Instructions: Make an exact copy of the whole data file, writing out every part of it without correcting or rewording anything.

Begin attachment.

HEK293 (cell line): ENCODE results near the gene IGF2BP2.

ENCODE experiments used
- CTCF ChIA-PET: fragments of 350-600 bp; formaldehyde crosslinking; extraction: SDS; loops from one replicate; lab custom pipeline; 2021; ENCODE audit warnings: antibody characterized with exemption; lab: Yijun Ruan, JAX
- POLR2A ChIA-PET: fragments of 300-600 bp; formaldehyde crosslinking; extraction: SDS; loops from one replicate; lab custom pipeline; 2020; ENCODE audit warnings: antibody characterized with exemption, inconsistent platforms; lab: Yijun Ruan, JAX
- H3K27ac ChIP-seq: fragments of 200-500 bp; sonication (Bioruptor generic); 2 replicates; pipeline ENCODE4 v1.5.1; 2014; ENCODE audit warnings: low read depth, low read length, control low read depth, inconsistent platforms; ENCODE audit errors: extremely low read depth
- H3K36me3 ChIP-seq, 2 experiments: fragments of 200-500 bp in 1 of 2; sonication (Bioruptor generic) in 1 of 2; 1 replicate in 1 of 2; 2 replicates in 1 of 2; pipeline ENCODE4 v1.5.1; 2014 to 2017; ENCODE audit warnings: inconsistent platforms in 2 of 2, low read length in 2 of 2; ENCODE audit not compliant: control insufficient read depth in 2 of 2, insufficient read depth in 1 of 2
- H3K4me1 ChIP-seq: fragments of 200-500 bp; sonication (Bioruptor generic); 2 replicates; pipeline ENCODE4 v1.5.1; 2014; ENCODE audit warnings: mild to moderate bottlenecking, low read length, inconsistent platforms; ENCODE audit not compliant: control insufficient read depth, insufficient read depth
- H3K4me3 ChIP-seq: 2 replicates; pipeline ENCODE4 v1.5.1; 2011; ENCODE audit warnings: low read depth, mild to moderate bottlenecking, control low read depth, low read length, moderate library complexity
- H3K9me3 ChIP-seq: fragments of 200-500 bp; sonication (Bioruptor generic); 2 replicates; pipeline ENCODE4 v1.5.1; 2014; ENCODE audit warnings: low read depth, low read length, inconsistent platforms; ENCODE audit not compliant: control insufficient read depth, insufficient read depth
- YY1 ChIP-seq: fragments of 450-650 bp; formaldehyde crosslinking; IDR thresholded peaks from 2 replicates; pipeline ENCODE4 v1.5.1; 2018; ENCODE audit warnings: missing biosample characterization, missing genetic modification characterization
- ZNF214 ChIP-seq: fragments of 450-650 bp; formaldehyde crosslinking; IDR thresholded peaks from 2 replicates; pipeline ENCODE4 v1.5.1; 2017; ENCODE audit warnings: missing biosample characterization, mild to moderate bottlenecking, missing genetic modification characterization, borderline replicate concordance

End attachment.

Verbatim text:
HEK293 (cell line): ENCODE results near the gene IGF2BP2.

ENCODE experiments used
- CTCF ChIA-PET: fragments of 350-600 bp; formaldehyde crosslinking; extraction: SDS; loops from one replicate; lab custom pipeline; 2021; ENCODE audit warnings: antibody characterized with exemption; lab: Yijun Ruan, JAX
- POLR2A ChIA-PET: fragments of 300-600 bp; formaldehyde crosslinking; extraction: SDS; loops from one replicate; lab custom pipeline; 2020; ENCODE audit warnings: antibody characterized with exemption, inconsistent platforms; lab: Yijun Ruan, JAX
- H3K27ac ChIP-seq: fragments of 200-500 bp; sonication (Bioruptor generic); 2 replicates; pipeline ENCODE4 v1.5.1; 2014; ENCODE audit warnings: low read depth, low read length, control low read depth, inconsistent platforms; ENCODE audit errors: extremely low read depth
- H3K36me3 ChIP-seq, 2 experiments: fragments of 200-500 bp in 1 of 2; sonication (Bioruptor generic) in 1 of 2; 1 replicate in 1 of 2; 2 replicates in 1 of 2; pipeline ENCODE4 v1.5.1; 2014 to 2017; ENCODE audit warnings: inconsistent platforms in 2 of 2, low read length in 2 of 2; ENCODE audit not compliant: control insufficient read depth in 2 of 2, insufficient read depth in 1 of 2
- H3K4me1 ChIP-seq: fragments of 200-500 bp; sonication (Bioruptor generic); 2 replicates; pipeline ENCODE4 v1.5.1; 2014; ENCODE audit warnings: mild to moderate bottlenecking, low read length, inconsistent platforms; ENCODE audit not compliant: control insufficient read depth, insufficient read depth
- H3K4me3 ChIP-seq: 2 replicates; pipeline ENCODE4 v1.5.1; 2011; ENCODE audit warnings: low read depth, mild to moderate bottlenecking, control low read depth, low read length, moderate library complexity
- H3K9me3 ChIP-seq: fragments of 200-500 bp; sonication (Bioruptor generic); 2 replicates; pipeline ENCODE4 v1.5.1; 2014; ENCODE audit warnings: low read depth, low read length, inconsistent platforms; ENCODE audit not compliant: control insufficient read depth, insufficient read depth
- YY1 ChIP-seq: fragments of 450-650 bp; formaldehyde crosslinking; IDR thresholded peaks from 2 replicates; pipeline ENCODE4 v1.5.1; 2018; ENCODE audit warnings: missing biosample characterization, missing genetic modification characterization
- ZNF214 ChIP-seq: fragments of 450-650 bp; formaldehyde crosslinking; IDR thresholded peaks from 2 replicates; pipeline ENCODE4 v1.5.1; 2017; ENCODE audit warnings: missing biosample characterization, mild to moderate bottlenecking, missing genetic modification characterization, borderline replicate concordance